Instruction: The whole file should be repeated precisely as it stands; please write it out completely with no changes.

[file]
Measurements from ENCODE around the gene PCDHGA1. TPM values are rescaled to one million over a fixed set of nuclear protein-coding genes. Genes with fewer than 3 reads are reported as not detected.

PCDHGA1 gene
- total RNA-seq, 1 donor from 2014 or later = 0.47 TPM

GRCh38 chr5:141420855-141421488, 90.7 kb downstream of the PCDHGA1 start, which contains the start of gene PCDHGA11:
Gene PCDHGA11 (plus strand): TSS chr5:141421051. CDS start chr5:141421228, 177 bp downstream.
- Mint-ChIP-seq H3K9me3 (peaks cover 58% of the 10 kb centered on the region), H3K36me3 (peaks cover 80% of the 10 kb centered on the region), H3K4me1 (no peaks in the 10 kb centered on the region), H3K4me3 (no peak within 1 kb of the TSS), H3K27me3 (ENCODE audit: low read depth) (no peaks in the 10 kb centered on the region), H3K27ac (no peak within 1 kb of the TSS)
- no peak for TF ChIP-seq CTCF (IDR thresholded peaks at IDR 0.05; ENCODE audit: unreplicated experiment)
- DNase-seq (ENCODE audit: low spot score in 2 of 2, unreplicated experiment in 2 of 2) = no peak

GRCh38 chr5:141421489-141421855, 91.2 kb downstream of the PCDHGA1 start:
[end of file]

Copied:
Measurements from ENCODE around the gene PCDHGA1. TPM values are rescaled to one million over a fixed set of nuclear protein-coding genes. Genes with fewer than 3 reads are reported as not detected.

PCDHGA1 gene
- total RNA-seq, 1 donor from 2014 or later = 0.47 TPM

GRCh38 chr5:141420855-141421488, 90.7 kb downstream of the PCDHGA1 start, which contains the start of gene PCDHGA11:
Gene PCDHGA11 (plus strand): TSS chr5:141421051. CDS start chr5:141421228, 177 bp downstream.
- Mint-ChIP-seq H3K9me3 (peaks cover 58% of the 10 kb centered on the region), H3K36me3 (peaks cover 80% of the 10 kb centered on the region), H3K4me1 (no peaks in the 10 kb centered on the region), H3K4me3 (no peak within 1 kb of the TSS), H3K27me3 (ENCODE audit: low read depth) (no peaks in the 10 kb centered on the region), H3K27ac (no peak within 1 kb of the TSS)
- no peak for TF ChIP-seq CTCF (IDR thresholded peaks at IDR 0.05; ENCODE audit: unreplicated experiment)
- DNase-seq (ENCODE audit: low spot score in 2 of 2, unreplicated experiment in 2 of 2) = no peak

GRCh38 chr5:141421489-141421855, 91.2 kb downstream of the PCDHGA1 start: